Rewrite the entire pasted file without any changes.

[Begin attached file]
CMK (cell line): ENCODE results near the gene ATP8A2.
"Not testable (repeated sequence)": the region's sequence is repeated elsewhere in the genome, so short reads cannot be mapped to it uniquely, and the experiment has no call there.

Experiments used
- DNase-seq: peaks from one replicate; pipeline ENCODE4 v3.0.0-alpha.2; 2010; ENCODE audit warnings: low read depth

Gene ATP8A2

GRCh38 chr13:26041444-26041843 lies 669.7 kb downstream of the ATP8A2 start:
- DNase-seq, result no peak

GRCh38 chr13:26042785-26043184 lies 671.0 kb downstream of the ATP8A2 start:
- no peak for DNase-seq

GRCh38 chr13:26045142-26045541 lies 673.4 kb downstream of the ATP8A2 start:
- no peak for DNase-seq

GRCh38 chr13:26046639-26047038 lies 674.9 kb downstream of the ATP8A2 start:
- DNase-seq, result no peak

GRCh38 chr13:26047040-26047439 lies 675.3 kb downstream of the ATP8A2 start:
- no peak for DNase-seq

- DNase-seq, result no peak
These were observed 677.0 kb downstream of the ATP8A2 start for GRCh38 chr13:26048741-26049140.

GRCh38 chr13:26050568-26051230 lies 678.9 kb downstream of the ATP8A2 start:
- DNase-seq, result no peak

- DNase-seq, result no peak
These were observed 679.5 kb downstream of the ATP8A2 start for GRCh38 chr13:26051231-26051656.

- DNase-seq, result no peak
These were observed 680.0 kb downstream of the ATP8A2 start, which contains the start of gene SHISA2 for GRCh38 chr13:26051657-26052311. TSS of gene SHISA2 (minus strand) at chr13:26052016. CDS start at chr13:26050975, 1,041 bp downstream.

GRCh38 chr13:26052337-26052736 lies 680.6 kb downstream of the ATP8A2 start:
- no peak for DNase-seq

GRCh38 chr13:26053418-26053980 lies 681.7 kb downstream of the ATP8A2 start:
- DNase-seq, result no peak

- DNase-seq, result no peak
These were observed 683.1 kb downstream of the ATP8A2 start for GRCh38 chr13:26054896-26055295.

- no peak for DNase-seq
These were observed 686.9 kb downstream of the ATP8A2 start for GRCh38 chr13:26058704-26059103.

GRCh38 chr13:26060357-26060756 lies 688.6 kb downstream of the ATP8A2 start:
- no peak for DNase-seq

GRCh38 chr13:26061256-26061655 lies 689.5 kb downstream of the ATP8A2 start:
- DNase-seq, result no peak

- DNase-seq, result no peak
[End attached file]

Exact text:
CMK (cell line): ENCODE results near the gene ATP8A2.
"Not testable (repeated sequence)": the region's sequence is repeated elsewhere in the genome, so short reads cannot be mapped to it uniquely, and the experiment has no call there.

Experiments used
- DNase-seq: peaks from one replicate; pipeline ENCODE4 v3.0.0-alpha.2; 2010; ENCODE audit warnings: low read depth

Gene ATP8A2

GRCh38 chr13:26041444-26041843 lies 669.7 kb downstream of the ATP8A2 start:
- DNase-seq, result no peak

GRCh38 chr13:26042785-26043184 lies 671.0 kb downstream of the ATP8A2 start:
- no peak for DNase-seq

GRCh38 chr13:26045142-26045541 lies 673.4 kb downstream of the ATP8A2 start:
- no peak for DNase-seq

GRCh38 chr13:26046639-26047038 lies 674.9 kb downstream of the ATP8A2 start:
- DNase-seq, result no peak

GRCh38 chr13:26047040-26047439 lies 675.3 kb downstream of the ATP8A2 start:
- no peak for DNase-seq

- DNase-seq, result no peak
These were observed 677.0 kb downstream of the ATP8A2 start for GRCh38 chr13:26048741-26049140.

GRCh38 chr13:26050568-26051230 lies 678.9 kb downstream of the ATP8A2 start:
- DNase-seq, result no peak

- DNase-seq, result no peak
These were observed 679.5 kb downstream of the ATP8A2 start for GRCh38 chr13:26051231-26051656.

- DNase-seq, result no peak
These were observed 680.0 kb downstream of the ATP8A2 start, which contains the start of gene SHISA2 for GRCh38 chr13:26051657-26052311. TSS of gene SHISA2 (minus strand) at chr13:26052016. CDS start at chr13:26050975, 1,041 bp downstream.

GRCh38 chr13:26052337-26052736 lies 680.6 kb downstream of the ATP8A2 start:
- no peak for DNase-seq

GRCh38 chr13:26053418-26053980 lies 681.7 kb downstream of the ATP8A2 start:
- DNase-seq, result no peak

- DNase-seq, result no peak
These were observed 683.1 kb downstream of the ATP8A2 start for GRCh38 chr13:26054896-26055295.

- no peak for DNase-seq
These were observed 686.9 kb downstream of the ATP8A2 start for GRCh38 chr13:26058704-26059103.

GRCh38 chr13:26060357-26060756 lies 688.6 kb downstream of the ATP8A2 start:
- no peak for DNase-seq

GRCh38 chr13:26061256-26061655 lies 689.5 kb downstream of the ATP8A2 start:
- DNase-seq, result no peak

- DNase-seq, result no peak